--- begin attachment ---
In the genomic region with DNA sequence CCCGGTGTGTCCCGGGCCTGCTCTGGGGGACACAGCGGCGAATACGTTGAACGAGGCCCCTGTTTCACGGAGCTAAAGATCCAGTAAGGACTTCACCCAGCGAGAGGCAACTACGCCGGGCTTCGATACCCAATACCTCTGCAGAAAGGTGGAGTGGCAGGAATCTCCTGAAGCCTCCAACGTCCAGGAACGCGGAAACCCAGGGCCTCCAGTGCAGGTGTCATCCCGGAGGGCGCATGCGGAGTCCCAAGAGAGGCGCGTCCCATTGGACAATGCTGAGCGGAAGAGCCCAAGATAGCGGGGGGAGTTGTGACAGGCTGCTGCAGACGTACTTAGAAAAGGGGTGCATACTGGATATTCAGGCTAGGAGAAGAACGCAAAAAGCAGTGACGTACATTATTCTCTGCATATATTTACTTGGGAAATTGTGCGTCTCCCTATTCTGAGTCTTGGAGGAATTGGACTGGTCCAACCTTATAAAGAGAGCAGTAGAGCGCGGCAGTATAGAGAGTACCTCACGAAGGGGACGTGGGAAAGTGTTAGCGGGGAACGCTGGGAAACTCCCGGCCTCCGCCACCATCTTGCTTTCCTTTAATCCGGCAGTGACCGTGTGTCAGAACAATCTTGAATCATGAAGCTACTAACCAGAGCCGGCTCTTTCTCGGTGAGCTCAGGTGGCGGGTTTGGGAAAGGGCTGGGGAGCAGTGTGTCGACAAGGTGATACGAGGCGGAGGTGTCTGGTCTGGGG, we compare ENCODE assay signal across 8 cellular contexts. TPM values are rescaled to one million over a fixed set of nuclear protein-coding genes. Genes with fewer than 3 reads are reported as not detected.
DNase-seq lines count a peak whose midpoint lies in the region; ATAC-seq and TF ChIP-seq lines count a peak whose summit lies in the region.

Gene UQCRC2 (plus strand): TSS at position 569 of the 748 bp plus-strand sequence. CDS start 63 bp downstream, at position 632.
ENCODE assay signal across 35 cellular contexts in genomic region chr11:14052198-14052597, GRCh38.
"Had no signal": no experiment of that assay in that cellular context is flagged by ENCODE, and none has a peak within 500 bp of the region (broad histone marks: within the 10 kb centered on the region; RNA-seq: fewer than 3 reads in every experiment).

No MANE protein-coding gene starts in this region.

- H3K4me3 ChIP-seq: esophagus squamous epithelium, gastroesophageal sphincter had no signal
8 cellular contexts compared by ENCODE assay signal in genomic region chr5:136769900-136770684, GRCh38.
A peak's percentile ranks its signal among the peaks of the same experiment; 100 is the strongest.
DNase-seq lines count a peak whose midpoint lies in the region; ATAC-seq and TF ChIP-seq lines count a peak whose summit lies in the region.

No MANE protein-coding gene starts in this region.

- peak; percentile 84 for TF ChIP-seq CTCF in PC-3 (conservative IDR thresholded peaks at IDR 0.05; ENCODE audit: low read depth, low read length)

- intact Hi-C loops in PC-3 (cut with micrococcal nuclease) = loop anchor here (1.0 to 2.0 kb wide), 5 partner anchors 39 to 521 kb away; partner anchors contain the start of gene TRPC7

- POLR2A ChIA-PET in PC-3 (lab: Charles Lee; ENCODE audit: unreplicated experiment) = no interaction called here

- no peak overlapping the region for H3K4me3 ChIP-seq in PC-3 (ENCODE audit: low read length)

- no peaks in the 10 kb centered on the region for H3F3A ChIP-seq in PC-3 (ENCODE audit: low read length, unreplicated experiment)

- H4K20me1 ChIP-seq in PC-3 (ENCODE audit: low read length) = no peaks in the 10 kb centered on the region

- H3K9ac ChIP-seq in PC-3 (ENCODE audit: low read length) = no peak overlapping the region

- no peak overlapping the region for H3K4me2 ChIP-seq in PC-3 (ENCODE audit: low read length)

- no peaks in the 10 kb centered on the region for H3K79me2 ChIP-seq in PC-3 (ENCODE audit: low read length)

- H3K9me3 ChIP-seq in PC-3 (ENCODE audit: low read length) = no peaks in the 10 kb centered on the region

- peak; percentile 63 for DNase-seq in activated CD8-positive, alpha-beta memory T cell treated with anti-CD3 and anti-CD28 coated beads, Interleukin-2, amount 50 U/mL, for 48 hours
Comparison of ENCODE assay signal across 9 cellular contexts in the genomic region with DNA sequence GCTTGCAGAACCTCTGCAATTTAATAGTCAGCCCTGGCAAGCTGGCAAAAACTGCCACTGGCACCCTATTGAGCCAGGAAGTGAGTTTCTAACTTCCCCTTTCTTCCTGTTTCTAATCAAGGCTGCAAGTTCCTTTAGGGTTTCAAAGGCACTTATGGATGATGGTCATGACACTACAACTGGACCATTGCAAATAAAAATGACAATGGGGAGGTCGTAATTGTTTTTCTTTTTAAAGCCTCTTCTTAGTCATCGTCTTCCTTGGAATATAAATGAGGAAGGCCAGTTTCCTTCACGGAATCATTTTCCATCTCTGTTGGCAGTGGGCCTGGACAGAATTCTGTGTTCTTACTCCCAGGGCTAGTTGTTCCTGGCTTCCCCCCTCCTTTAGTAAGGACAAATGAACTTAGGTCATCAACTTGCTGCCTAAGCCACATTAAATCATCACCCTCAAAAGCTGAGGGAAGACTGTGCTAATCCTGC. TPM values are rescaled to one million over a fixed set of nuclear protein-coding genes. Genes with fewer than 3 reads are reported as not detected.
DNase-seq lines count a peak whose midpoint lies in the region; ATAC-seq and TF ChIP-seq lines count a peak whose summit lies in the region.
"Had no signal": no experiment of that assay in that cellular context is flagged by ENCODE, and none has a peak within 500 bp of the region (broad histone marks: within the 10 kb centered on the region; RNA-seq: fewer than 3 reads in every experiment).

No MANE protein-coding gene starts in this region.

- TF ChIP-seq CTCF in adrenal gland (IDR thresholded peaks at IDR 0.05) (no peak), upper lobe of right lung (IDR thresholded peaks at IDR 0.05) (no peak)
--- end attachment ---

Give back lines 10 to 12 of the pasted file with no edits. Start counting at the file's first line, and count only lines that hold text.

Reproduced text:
DNase-seq lines count a peak whose midpoint lies in the region; ATAC-seq and TF ChIP-seq lines count a peak whose summit lies in the region.

No MANE protein-coding gene starts in this region.

- peak; percentile 84 for TF ChIP-seq CTCF in PC-3 (conservative IDR thresholded peaks at IDR 0.05; ENCODE audit: low read depth, low read length)